Thursday, August 1, 2013

Making A Steampunk Vendor's Apron

Hello good folks.  I shall have my automaton fetch you some lemonade (or would you prefer a gin and tonic?), so please, sit back, and relax.

This post hearkens back to the chillier month of November, when I found myself frantically preparing to actually be a vendor, for the first time ever, for a fantasy-themed Christmas Fair, the Imaginarius Fantasticus, which I'd participated in the previous year to promote our local steampunk community (you can find posts about preparing for the brochures, display, promotion, and tablecloth earlier in this blog).

In among the panic of trying to make enough steampunk jewelry to sell (turns out I'm an overachiever, I made tons in that insane 6 week marathon), I realized that, as a vendor, I needed a handy place to put money, keep my change, my receipt book, my cell, and pens, etcetera etcetera.  So I turned to that handy online Encylopaedia of Everything, Google, and started looking for ideas.  Do an image google, and you'll find lots of ideas.  And here is the pattern & instructions I followed, bless Colleen at TheMagicBean.

So, following her instructions, I figured out how big I wanted my apron and its pockets, based on my size (front of waist), how long I wanted it, and what I wanted to put in it.  Then I went rummaging around my scrap fabric, and discovered I had sufficient remnants of the decoration from our community display board (the blue & brown patterned fabric), in addition to a nice striped scrap and a light brown sample of upholstery / drapery fabric scored at a local Fabric sale.  I knew I wanted pockets for bills (one easily accessible and a more hidden/secure one for incoming cash / float), coins (loonies & twonies), my cell phone, pens, and the receipt book.  So, putting that all together, I cut out the pieces below.  (And, not shown, a lining for the back of the apron, the same size as the large striped piece.)
All pieces were double thickness (yes, this became interesting eventually - I ignored her instructions to get a jeans needle into my machine. Jeans needle?  Don't have one).  The striped piece was the back / base (with a plain back lining).  The middle-level pocket would be for stored money (float & incoming larger bills), the front pocket for accessible cash.  The longer rectangular patterned piece with ribbons is sewn up the middle to split it into two, and is for the loonies & twonies.  One wee pocket was for my cell phone, and the other was for business cards or my pocket watch.  Below is my first layout.  Before I realized oh yeah, seam allowances.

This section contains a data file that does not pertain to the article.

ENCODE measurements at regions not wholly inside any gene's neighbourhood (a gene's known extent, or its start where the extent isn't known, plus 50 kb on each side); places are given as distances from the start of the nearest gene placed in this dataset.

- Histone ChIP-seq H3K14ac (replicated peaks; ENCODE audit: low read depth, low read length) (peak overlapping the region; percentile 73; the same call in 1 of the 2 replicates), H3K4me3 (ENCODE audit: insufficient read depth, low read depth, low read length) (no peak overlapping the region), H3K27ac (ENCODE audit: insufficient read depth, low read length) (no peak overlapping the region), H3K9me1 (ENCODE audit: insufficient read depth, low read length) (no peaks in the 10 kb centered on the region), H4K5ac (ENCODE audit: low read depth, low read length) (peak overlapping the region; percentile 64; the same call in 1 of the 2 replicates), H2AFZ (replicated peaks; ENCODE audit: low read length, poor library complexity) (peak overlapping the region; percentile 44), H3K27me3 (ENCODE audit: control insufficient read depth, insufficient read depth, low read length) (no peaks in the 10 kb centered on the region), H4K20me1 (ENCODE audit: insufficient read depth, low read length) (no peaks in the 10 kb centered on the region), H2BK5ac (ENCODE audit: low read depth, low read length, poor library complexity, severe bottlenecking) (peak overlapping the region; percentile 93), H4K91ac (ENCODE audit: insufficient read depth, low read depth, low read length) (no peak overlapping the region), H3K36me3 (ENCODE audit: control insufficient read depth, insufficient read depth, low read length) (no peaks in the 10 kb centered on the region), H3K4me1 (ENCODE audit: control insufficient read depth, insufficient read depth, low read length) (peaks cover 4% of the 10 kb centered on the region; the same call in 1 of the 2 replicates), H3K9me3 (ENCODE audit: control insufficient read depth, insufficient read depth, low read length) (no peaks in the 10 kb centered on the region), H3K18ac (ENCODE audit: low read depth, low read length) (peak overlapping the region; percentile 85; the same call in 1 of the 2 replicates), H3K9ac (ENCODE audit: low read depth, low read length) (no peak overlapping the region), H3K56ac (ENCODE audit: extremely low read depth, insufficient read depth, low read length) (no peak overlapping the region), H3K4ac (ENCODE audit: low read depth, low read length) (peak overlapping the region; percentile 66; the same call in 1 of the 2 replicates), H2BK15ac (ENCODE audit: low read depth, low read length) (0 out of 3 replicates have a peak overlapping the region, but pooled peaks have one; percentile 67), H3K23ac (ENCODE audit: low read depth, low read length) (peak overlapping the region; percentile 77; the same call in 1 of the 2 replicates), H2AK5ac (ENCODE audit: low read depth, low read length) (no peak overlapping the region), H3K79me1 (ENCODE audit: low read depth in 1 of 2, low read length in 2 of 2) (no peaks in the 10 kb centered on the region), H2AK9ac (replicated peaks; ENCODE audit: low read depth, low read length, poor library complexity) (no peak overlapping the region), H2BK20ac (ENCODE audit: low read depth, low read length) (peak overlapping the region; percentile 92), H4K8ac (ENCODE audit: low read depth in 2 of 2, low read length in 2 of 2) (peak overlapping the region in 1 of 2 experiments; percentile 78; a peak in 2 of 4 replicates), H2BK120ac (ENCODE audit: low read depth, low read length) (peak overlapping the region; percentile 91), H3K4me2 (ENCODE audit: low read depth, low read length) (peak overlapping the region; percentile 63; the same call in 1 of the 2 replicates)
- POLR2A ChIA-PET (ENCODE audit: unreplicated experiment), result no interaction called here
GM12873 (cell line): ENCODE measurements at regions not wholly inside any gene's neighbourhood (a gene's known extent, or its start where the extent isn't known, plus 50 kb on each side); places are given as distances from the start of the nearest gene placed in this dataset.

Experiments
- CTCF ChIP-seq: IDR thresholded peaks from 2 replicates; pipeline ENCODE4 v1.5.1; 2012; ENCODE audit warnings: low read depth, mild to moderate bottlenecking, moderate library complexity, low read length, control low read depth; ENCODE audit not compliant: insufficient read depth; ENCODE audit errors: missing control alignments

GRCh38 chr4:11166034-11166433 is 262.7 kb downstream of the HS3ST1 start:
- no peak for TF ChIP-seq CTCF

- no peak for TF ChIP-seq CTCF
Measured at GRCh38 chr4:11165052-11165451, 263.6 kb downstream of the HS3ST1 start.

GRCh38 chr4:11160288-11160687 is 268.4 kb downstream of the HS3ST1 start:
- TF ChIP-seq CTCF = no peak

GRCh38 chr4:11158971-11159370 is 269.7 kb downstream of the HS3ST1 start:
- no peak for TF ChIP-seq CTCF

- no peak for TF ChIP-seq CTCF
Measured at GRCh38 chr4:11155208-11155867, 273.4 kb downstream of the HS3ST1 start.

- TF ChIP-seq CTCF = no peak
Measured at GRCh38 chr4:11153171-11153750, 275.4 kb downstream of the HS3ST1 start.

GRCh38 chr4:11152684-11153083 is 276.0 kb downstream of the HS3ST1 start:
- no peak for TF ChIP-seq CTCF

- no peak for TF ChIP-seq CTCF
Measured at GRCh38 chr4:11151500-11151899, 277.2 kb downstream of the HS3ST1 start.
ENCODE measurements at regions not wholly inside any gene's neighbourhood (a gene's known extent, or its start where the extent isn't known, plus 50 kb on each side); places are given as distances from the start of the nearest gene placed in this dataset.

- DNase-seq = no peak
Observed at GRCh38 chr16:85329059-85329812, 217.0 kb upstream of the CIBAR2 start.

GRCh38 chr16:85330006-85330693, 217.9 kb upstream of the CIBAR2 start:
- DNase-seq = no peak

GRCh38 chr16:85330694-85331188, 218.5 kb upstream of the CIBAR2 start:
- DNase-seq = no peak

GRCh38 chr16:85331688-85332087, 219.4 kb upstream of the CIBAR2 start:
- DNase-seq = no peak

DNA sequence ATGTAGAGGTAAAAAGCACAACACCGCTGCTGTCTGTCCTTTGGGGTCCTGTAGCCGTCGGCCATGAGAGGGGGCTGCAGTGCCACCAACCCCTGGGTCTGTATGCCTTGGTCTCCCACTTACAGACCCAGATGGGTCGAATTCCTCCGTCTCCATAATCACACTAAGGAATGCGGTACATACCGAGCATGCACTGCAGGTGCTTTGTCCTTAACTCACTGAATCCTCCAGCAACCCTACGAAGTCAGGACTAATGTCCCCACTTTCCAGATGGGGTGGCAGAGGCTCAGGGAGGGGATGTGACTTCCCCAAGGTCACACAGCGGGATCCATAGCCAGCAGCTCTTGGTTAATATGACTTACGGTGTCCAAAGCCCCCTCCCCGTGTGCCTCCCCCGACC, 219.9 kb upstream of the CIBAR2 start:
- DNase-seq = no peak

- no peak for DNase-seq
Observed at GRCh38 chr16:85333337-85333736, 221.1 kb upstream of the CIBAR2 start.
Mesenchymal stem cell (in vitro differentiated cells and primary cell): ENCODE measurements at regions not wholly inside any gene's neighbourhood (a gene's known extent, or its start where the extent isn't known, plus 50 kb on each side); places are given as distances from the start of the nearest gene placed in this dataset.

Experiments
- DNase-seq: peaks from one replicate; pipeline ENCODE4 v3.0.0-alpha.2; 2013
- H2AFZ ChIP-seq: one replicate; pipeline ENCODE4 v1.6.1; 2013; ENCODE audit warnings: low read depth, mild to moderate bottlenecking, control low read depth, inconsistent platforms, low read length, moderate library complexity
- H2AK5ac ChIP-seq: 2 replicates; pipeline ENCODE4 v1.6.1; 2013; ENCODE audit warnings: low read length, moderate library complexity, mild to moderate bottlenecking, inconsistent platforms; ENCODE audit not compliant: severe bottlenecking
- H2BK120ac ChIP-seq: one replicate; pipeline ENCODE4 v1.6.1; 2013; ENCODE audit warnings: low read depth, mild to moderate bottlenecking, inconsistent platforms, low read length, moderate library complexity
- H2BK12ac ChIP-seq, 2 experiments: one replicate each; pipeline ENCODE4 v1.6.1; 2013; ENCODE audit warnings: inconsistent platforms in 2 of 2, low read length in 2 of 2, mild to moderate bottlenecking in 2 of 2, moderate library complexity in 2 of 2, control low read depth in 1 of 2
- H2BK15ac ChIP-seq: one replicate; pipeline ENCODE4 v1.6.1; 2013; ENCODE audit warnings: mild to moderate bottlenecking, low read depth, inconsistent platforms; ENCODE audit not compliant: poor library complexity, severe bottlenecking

So the front pocket was just going to have two wee pockets on it - the double for twonies & loonies, and the other for my calculator or cell.  I gathered the middle & sides of the double pocket a bit, so it would pouch for lots of coins, and sewed a little snap at the top of each pocket so it would close.

The front pocket itself is also divided into separate sections with seam lines vertically down it, with room for bills for my float, and a section wide enough for my receipt book.  The middle pocket (brown in the photo above) was also divided into a couple of sections, again, for bills, another wide section for miscellaneous, and a narrow section that accommodates two pens.
Here is the apron getting closer to being finished, with the nice long waistband attached (handy for easy tying and for bundling it all up when not in use), and with a key clip for my fancy steampunk keys (or house keys if necessary).  
 And closer up:
Behind the beige portion, where incoming larger bills and the bulk of my float goes (and which also has a snap closure) I sewed in another single-layer pocket which just fits bills, as a secure hiding-place for large bills, to make sure they couldn't accidentally be pulled out when refreshing my active float (which I put in the lower-level, lined pocket.
And here is the final product on the model, with calculator, receipt book, keys, pocket watch and pens.  
I guess my takehome message here is, if, as a steampunk merchant, you want a different and nifty vendor apron for fairs, look around online for inspirations, and make it yourself if you can.  It's not that hard.  And you get to customize for your tastes, and have a bit of fun.

And here are a few photos of the Apron worn at events where I was doing some steampunk vending.
 Thank you KJW Photography for the photo to the left, taken at Trethewey House's Steampunk: A Journey in Time event, in May 2013.

1 comment:

  1. Quick, functional and oh-so-steamy! My thanks for your ingenuity ad generosity!